When you’re a teenager, you’re in a really weird place. You’re almost an adult, and you aren’t really a child any more either. You don’t accept everything around you unquestioningly anymore, and you start seeing things that might make you feel uncomfortable. What should you do if you think one or both of your parents abuse drugs or alcohol?
Understand that they have a very deep problem
Sure, knowing that your parents abuse drugs or alcohol already shows they have a problem – but it may not be the drugs or alcohol that causes it! Does that sound strange? People who abuse drugs and alcohol usually have some other problem that drives them to use – and abuse substances. Maybe they have problems from way back when they were kids, maybe they even hate themselves. You may want to help, but there are limits to what you can do. What your parents need is professional help.
Understanding that there’s a deeper problem is all well and good, but how does that help you? Well, knowing that your parent isn’t actually a bad person and doesn’t hate you is some comfort. That drunk or drugged out parent is actually sick. Not in the sense of being a ‘sicko’, but as someone who really needs some kind of help. As a kid or a teenager, you don’t really have power over the situation, but there are things you can do to help.
- You don’t need to take responsibility for your parent
Your parent is responsible for his or her own behaviour and addiction. Don’t blame yourself and don’t try to protect them if others notice their addiction. You can’t ‘cure’ your parent, so don’t even try.
- Tell them they need to get help
Whatever you do, don’t do this when your folks are under the influence. Wait for them to sober and calm, and then tell them that you’ve noticed they have a problem and that they should look for help. If one of your parents doesn’t have a substance abuse problem, talk it over with them first and see if you can get support. You and your family can also talk to a counsellor to see how best you can persuade your substance abusing parent to go for help.
- Get help if there is any danger of physical abuse
If your parent is physically abusive, they are violating your rights and endangering your safety. At this point, you’re fully entitled to (and should) report the problem to a school counsellor, the police, or an adult whom you trust. Protect yourself by avoiding direct conflict.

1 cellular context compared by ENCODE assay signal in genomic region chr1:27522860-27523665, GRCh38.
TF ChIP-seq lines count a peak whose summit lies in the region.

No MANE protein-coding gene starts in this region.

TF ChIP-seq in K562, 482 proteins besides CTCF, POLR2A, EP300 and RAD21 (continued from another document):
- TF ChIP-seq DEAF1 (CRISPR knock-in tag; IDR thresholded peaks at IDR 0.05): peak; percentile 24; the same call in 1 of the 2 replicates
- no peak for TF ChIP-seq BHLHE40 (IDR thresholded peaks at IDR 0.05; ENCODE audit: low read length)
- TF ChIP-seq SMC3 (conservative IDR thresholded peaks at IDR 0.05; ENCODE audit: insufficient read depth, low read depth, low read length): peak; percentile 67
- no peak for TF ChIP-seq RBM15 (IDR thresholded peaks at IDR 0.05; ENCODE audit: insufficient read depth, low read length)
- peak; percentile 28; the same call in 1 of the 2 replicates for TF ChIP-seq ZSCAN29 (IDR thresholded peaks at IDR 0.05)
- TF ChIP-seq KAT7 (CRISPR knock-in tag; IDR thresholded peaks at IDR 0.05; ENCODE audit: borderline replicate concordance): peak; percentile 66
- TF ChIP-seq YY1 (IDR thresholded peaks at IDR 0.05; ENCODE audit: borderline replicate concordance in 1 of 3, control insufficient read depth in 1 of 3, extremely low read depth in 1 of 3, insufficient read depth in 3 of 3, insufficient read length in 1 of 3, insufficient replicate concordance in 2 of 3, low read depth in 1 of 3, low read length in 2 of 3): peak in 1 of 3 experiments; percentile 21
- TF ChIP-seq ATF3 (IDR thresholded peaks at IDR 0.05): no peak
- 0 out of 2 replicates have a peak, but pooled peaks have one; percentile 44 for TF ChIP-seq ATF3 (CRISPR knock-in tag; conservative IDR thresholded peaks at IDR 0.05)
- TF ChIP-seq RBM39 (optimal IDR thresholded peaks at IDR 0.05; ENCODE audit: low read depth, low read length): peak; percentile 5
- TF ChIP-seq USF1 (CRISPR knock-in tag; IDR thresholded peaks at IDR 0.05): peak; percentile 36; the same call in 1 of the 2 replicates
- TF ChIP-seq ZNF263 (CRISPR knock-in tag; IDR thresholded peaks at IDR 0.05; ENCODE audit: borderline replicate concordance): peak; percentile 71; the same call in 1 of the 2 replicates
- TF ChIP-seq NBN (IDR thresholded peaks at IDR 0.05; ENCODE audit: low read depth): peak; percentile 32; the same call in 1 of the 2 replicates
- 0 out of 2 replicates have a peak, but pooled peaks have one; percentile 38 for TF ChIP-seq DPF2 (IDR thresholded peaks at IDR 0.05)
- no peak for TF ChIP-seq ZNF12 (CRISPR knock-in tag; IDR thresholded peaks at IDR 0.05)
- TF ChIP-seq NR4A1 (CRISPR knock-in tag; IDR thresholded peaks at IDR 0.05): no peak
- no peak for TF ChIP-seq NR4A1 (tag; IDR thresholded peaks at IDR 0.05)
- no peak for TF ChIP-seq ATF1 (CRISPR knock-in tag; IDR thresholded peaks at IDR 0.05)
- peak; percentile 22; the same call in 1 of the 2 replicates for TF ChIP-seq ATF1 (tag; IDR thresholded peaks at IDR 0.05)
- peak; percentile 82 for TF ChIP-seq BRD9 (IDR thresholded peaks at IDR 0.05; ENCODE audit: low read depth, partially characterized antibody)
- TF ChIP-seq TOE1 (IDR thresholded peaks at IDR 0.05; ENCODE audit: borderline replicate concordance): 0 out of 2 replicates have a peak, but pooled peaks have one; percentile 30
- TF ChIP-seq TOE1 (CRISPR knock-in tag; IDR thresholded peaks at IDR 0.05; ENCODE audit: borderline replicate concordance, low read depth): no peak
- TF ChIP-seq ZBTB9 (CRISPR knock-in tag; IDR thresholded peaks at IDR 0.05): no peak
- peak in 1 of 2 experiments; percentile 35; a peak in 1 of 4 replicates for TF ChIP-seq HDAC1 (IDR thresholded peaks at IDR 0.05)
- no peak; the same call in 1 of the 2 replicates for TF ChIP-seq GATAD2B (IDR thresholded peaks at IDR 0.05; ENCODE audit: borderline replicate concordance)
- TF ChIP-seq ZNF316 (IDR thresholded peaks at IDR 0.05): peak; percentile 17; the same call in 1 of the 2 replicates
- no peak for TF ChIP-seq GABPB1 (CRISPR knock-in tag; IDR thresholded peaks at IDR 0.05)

- Understand your feelings
If you feel repulsed or disgusted at the sight of your parent under the influence of drugs or alcohol, that’s perfectly natural. But separate the problem from the person. Getting your parent to find help is something you do not only for yourself, but for them. At the same time, remember rule 1. You are not, and cannot be responsible for and adult’s behaviour!
- Get confidential help
You may not feel comfortable about talking to someone you know about the problems you’re experiencing, but help is at hand, and you can be anonymous. Get in touch with organisations such as Alateen. This group allows you to confidentially get in touch at organised meetings with kids who have the same problems that you do, helps you to find coping mechanisms, and ensures that you’re not all alone with your problem.
The National Suicide Prevention hotline: 1-800-273-TALK (8255) isn’t just there for people who want to commit suicide. Expert counsellors will also help you with the situation you’re in by giving you good advice on how to deal with family problems such as this one.
- If your parent or parents decide to get help, be supportive
Just admitting that they need help is a big step for any adult to take. You should respect them for this and be ready to do what you can to support them. Of course, you aren’t a qualified addiction counsellor, and you don’t need to be. Suggest that your family goes for family counselling and find out what the experts think you can do to be supportive.
If your parent pulls through rehab and recovery, you’ll find that they really are the cool person you’d like them to be, but first they’re going to go through a pretty rough time. Remember: it’s the problem rather than the person that’s been making you so miserable. This might be hard for you to accept. If so, find a counsellor that you can talk to.
To sum up:
If one or both of your parents abuse drugs or alcohol, it’s not your fault, but it will affect you. Get advice on how you can help them to recognise their problem and find treatment for the disease of addiction.